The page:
The book, Ill Will, unveiled last month at Huddersfield Literature Festival, has already earned interest from top TV production company Kudos. [...]
Michael said: “My publishers have brought out a special edition of Wuthering Heights, for which I have written a foreword. You could, if you wanted, read Emily Brontë’s novel up the point where Heathcliff runs off, read Ill Will, and then go back to Wuthering Heights!”
Mike’s account of Heathcliff’s missing period sees one of the greatest anti-heroes in world literature roam a North of England that in the 1780s – the period in which Wuthering Heights is set – was on the cusp of industrialisation.
In Ill Will, Michael Stewart has Heathcliff form an alliance with Emily, a worldly-wise highwayman’s daughter, and they hatch money-making scams based on her claim to be able to communicate with the dead.
But although the new novel is a work of imaginative fiction, inspired by Emily Brontë, it required Michael Stewart to conduct detailed research into the social history of the late 18th century.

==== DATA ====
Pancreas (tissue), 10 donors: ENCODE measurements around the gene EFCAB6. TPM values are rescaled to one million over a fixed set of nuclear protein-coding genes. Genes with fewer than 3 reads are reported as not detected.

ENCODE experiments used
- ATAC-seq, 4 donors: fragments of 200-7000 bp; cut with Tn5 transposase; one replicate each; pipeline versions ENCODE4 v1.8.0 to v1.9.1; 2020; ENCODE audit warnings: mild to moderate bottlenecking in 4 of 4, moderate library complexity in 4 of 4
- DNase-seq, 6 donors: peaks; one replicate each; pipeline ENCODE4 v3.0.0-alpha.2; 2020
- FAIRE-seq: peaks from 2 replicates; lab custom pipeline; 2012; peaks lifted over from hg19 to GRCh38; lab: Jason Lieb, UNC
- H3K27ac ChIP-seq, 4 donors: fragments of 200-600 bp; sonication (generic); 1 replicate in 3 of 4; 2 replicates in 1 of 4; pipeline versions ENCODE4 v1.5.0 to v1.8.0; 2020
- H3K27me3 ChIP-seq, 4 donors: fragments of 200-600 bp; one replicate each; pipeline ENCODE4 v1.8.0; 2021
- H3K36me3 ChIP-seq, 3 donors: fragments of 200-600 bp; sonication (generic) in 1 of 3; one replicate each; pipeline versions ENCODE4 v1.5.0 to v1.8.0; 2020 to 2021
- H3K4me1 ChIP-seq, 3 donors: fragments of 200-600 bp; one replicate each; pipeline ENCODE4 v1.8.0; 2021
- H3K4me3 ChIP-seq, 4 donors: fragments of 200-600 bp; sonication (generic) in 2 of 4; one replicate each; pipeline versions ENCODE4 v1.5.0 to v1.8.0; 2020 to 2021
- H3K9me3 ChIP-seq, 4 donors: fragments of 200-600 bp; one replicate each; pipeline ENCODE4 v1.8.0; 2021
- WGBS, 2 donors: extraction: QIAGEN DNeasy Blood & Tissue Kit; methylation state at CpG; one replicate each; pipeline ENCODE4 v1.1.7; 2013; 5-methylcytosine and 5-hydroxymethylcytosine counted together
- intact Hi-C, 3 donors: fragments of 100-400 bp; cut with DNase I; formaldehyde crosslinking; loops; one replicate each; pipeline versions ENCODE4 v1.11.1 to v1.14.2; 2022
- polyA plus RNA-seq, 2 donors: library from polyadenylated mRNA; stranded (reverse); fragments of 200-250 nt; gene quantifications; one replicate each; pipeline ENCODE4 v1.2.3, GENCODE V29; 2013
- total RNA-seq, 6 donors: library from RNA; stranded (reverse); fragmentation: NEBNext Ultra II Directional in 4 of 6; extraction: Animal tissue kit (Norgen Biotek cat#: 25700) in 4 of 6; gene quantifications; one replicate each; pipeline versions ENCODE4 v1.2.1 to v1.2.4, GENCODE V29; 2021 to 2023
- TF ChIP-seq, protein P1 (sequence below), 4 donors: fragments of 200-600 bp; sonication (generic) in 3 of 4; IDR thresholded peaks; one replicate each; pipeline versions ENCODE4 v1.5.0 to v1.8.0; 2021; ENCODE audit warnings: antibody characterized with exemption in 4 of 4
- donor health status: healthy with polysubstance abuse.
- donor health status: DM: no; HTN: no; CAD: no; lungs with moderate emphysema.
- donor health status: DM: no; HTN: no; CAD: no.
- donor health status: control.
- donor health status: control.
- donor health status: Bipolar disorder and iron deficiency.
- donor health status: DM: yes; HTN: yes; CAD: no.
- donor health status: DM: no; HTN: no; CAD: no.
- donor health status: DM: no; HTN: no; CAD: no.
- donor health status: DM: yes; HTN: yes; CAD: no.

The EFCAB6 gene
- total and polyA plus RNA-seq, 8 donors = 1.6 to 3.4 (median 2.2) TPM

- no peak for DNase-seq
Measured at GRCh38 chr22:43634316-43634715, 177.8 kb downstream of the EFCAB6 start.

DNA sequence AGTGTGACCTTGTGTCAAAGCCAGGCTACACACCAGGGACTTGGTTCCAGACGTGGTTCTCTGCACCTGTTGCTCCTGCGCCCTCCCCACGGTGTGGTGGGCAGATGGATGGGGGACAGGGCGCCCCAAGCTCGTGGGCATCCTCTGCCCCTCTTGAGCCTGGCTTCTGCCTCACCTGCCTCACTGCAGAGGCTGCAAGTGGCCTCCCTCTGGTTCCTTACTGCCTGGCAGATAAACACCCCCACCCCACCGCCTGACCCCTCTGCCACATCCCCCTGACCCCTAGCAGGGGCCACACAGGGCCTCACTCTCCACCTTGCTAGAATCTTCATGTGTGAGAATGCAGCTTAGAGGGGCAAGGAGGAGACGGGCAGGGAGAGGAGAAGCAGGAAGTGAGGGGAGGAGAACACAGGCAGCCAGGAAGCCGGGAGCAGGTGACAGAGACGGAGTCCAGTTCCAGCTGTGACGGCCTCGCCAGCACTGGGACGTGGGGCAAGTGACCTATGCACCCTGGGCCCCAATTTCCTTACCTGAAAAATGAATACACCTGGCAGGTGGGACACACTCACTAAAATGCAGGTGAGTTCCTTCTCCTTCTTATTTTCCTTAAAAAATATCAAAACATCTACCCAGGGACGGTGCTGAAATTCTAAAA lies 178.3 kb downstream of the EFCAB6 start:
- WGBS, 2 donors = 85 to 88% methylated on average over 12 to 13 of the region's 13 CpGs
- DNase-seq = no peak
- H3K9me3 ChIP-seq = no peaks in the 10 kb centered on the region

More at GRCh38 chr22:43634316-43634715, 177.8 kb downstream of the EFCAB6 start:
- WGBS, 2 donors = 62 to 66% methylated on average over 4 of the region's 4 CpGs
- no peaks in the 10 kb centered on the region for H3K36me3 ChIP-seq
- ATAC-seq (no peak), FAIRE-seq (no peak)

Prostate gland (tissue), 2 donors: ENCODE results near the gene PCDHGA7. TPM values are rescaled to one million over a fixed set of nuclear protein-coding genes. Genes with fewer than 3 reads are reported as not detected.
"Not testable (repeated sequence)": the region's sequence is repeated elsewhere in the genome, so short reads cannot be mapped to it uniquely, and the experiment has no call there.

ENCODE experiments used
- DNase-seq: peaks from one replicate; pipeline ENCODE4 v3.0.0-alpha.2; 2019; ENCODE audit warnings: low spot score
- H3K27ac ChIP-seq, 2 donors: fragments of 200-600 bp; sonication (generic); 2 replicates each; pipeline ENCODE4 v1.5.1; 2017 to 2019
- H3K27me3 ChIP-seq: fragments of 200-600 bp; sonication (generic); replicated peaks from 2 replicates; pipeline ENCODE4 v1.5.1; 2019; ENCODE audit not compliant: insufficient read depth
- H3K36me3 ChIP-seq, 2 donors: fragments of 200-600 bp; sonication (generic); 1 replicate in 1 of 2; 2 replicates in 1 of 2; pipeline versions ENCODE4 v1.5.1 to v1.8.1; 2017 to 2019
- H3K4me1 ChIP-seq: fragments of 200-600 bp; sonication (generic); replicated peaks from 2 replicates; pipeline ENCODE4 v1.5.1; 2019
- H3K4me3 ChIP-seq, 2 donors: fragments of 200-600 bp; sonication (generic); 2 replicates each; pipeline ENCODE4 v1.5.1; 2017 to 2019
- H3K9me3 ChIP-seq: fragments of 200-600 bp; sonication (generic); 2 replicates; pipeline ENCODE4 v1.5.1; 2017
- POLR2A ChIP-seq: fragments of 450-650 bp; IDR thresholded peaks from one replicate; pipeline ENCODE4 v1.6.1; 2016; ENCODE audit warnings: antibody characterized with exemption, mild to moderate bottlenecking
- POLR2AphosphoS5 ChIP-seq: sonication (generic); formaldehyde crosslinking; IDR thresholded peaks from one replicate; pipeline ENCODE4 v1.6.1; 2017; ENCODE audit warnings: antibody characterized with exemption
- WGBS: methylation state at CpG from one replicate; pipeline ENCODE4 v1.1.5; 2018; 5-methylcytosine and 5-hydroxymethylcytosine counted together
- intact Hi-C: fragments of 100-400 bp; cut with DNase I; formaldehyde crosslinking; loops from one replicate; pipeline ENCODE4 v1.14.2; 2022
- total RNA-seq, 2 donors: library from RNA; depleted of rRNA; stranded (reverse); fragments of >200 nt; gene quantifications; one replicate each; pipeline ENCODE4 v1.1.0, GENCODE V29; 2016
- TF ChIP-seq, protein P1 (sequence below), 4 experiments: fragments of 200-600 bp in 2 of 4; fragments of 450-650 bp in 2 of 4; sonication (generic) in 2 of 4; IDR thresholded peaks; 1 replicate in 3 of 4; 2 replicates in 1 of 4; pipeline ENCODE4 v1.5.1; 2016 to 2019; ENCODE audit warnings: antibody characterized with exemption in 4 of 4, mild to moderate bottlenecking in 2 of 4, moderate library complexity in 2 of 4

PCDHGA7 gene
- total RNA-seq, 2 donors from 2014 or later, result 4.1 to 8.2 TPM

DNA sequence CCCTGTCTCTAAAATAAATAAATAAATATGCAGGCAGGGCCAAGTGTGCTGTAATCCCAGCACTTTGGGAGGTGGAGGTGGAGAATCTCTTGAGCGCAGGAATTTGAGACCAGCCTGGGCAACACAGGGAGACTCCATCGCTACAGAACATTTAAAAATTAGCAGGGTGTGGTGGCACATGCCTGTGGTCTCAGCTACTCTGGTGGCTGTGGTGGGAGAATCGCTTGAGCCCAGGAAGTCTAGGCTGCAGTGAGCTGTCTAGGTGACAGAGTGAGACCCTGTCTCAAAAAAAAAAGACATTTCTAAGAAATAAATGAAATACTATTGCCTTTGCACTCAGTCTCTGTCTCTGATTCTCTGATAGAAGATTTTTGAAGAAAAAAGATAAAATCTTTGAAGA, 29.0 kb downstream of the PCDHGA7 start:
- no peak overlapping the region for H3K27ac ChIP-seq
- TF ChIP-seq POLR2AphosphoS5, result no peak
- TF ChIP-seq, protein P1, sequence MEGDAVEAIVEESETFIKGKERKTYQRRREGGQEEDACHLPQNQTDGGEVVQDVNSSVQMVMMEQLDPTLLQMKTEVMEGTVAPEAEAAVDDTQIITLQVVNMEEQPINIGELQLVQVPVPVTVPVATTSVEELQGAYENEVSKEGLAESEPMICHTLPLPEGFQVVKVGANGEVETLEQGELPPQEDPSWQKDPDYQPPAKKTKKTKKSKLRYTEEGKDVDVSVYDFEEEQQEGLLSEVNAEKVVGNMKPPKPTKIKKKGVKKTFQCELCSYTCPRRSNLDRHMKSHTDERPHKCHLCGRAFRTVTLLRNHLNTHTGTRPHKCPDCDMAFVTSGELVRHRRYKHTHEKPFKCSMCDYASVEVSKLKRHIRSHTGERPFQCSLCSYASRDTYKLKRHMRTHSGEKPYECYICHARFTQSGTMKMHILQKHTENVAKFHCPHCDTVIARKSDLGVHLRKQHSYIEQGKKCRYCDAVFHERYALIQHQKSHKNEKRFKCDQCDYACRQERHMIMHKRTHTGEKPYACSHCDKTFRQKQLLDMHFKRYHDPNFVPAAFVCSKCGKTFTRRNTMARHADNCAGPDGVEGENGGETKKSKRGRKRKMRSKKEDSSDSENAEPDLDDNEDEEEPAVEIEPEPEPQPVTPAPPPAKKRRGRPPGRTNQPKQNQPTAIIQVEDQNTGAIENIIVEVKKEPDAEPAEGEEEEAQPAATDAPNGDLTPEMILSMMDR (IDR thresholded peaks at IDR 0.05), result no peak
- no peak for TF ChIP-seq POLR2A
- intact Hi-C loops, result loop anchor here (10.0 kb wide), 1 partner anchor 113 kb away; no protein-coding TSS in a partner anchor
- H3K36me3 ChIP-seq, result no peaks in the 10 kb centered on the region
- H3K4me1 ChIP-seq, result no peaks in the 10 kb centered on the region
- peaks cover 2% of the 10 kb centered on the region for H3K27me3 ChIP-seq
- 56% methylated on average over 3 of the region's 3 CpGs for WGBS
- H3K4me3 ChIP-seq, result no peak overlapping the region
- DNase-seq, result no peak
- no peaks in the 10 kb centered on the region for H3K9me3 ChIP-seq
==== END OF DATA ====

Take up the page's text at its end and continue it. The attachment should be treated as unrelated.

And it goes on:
He said: “The late 1780s are fascinating, with industrialisation, the slave trade, the enclosures acts, highwaymen, press gangs and the construction of canals.”
“It was a very interesting turning point in our culture, and I wanted to take Heathcliff first into the agricultural industries of the period and then to Manchester, where we see the Industrial Revolution – the beauty and the cruelty of it. Then he goes to Liverpool to trace who he is, and slavery is part of that story.”
One phase of Dr Stewart’s research was highly physical. He recreated the walk from the Haworth moors to Liverpool that was made by Mr Earnshaw when he brought the boy Heathcliff back to Wuthering Heights.
Michael said: “It took me three days to get there. He got there and back in three days. He must have walked continuously without sleeping or stopping to eat!”
Michael Stewart’s fascination for Heathcliff and his period away from Wuthering Heights was triggered in the 1990s by an essay titled Was Heathcliff a murderer? by leading literary critic John Sutherland.
The seeds of an idea that led to Ill Will were sown, and eventually a period of sabbatical leave from the University of Huddersfield enabled Michael to conduct his research, including the trek to Liverpool. (David Knights)
The New Yorker tells about writer and podcaster Whit Reynolds recently asking people on Twitter to 'describe yourself like a male author would'.